Few tasks work as effectively in the opposite direction from "making boating more fun" as having to deal with problems with your boat's sanitation system. Problems with marine heads, macerator pumps, Y–valves, holding tanks or other parts of the system built for the handling of human waste are, well, unmentionable. Other than replacing your boat with an aluminum outboard fishing skiff or a Laser sailing dinghy, there are some ways to minimize the time and hassles associated with this nasty topic. First, the regulations we live with:
All boats operating in US waters with permanently installed toilets are required by federal law to have on board a Marine Sanitation Device (MSD) that either stores human waste until it can be transferred ashore, or reduces the coliform count to such low levels that discharged sewage poses no public health hazard...even in populated harbors. While the MSD must satisfy Coast Guard regulations, the boat owner still has a lot of choices of product types and overall system design.
First, you need to familiarize yourself with the laws as they apply to your local boating area.
- More than three miles from the coast it is legal to discharge raw (untreated) waste overboard, either directly from the toilet or by emptying the holding tank. We think the most sensible sanitation system design gives you the choice of both a dockside pump–out and the ability to empty the tank yourself when offshore (see illustrations below).
- Inside the three–mile limit, it is illegal to dump raw sewage. In these areas, boaters may discharge waste only if it has been treated by an onboard treatment device like the Raritan Electro Scan (Type I or II MSD). Otherwise, it must be contained on board in a Type III MSD–a holding tank–and transferred ashore at a pump–out station (which, in many cases, sadly, means it will get a modest amount of treatment before finding its way back into the water).
- All non–navigable inland freshwater lakes and the Great Lakes (under an agreement with Canada that predates US federal marine sanitation laws) are No Discharge Zones (NDZ) under federal law. All navigable interstate inland waterways– except for a few specifically designated NDZ such as impoundments that are municipal reservoirs–are areas where treated discharge is permitted, making Type I and II MSDs legal to use. In NDZs overboard discharge of any kind is illegal and subject to fine. This means you must have a holding tank. And in some places you may not even be allowed a Y–valve, (common in saltwater regions) between the toilet and holding tank for emergency pump–outs or a macerator to dump the tank. Installing a means of locking the Y–valve in the tank position may or may not satisfy local authorities.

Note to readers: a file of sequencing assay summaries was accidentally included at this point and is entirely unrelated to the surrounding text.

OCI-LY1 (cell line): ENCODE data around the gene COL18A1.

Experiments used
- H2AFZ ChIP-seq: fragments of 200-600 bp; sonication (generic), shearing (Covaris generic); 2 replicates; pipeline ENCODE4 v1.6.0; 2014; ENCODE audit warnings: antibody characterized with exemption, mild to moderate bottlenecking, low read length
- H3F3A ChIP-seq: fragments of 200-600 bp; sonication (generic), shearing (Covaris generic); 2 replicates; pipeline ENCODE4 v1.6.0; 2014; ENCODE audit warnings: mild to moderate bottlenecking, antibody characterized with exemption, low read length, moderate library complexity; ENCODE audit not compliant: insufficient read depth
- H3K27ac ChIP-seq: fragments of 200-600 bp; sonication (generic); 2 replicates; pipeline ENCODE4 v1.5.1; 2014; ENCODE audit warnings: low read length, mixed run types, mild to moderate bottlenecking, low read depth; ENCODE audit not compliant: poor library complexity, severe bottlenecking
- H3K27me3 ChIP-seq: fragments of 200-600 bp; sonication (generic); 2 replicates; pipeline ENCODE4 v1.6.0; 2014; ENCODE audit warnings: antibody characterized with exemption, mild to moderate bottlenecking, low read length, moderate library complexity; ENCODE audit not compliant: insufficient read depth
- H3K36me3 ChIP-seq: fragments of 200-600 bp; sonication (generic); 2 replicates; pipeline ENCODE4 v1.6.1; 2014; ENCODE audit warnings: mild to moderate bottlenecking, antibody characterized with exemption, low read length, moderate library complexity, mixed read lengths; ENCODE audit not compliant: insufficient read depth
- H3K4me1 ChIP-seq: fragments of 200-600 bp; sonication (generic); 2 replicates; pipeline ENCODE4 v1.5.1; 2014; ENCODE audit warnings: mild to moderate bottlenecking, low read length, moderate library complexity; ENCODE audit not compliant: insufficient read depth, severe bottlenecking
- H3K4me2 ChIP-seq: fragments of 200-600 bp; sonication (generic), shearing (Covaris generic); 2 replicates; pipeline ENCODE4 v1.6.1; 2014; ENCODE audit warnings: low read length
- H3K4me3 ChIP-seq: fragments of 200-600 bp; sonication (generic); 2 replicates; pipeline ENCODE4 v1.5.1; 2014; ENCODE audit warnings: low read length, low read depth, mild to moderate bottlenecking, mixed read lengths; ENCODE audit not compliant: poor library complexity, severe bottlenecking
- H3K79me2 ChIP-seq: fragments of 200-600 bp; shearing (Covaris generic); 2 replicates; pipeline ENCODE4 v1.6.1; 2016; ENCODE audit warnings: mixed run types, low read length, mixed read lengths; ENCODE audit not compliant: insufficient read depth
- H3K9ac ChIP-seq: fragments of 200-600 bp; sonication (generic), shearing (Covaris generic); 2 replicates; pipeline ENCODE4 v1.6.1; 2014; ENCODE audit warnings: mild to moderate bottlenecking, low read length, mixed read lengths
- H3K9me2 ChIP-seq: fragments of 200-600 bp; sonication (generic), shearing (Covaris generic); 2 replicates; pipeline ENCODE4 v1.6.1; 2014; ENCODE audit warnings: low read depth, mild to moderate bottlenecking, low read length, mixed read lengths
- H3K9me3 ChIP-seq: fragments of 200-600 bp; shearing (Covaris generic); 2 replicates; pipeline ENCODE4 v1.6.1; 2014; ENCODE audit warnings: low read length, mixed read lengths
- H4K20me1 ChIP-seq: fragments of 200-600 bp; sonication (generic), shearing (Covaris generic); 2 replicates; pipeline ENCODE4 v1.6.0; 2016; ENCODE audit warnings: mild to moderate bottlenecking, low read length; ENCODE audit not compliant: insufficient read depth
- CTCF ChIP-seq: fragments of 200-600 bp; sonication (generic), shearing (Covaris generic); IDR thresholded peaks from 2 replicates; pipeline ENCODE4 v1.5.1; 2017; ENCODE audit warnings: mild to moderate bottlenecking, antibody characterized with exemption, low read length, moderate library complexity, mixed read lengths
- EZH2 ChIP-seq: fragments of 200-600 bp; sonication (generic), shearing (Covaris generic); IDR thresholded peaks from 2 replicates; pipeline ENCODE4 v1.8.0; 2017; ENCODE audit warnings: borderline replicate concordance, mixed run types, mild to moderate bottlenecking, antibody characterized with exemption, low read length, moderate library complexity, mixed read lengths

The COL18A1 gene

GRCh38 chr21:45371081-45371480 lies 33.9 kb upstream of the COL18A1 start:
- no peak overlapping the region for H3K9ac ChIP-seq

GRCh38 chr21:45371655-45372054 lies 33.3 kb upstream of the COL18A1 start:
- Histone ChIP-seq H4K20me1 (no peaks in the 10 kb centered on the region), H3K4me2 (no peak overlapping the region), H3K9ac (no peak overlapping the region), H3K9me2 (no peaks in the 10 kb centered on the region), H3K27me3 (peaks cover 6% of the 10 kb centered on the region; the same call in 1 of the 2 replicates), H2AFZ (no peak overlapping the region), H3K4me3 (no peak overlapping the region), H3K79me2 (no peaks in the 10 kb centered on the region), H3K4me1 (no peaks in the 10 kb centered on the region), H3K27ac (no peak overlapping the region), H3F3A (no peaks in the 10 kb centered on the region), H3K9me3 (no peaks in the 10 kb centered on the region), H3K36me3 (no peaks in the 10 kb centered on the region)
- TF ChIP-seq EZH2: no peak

A rapidly increasing number of coastal areas have been designated as No Discharge Zones. To qualify under the federal Clean Waters Act, states must show that sufficient pump–out facilities exist for boaters to empty holding tanks. Nineteen states have designated certain areas as No Discharge Zones (AZ, CA, CT, FL, GA, MA, MD, MN, MO, NC, NH, NJ, NV, NY, SC, TX, UT, VA, and WI). In Michigan, New Mexico, Rhode Island and Vermont all waters are no discharge. There remains considerable opposition to NDZs from boaters who feel both inconvenienced and unfairly singled out as sources of pollution (miniscule compared to typical sewage treatment overflow following rainstorms, runoff, industrial, etc.), but the political tide definitely favors the proliferation of NDZs.
In 2003 the U.S. Environmental Protection Agency surveyed boaters in 15 coastal and Great Lakes states. They found that 93% had no occasion where they looked for and could not find an operational pumpout station. The EPA also surveyed marina operators in the same NDZ areas. They report that 63% of the operators' pumpout stations were functional 100% of the time 33% reported the facilities as operational between 75% and 99% of the time. Only 23% reported that boaters ever had to wait more than 15 minutes. Such waits were reported rarely or at certain times (e.g., weekends at sunset). This is consistent with their results reporting that 5% of boaters found the waiting time too long. If you're coastal cruising, it's likely you'll pass through a NDZ and so will want to plan accordingly.
There are a variety of ways to deal with waste on board, including recirculating, composting, and incinerating toilets, but by far the most common are toilets plumbed to holding tanks. These range from the simple and inexpensive self–contained heads (portable potties) to fairly complicated systems incorporating multiple valves, pumps and hoses. Any way you look at it, carrying around sewage is an unsavory business.
While pumping raw sewage is not illegal offshore, you need an approved MSD for inshore and inland use. Direct discharge is ugly, and inside the three–mile limit, illegal. Don't operate your head without a means to contain or treat waste on board, and in foreign countries don't pump your waste overboard within 100 yards of the beach. This is harmful to swimmers and those who eat the local fish and shellfish. Just because the hundreds of Caribbean charter boats have little, if any, sewage treatment systems on board doesn't mean it's okay for the rest of us to dump in the otherwise pristine waters regularly used by snorkelers and swimmers.
This is a solution for thousands of "weekend" or trailer boats that need a way to hold small amounts of waste (usually limited to 6 gallons). They aren't fun to take on shore and dump (usually in a marina toilet), but they eliminate the need to install permanent plumbing, are almost impossible to clog, and are inexpensive. If you add a deodorizing chemical to the tank, these heads are reasonably odor–free.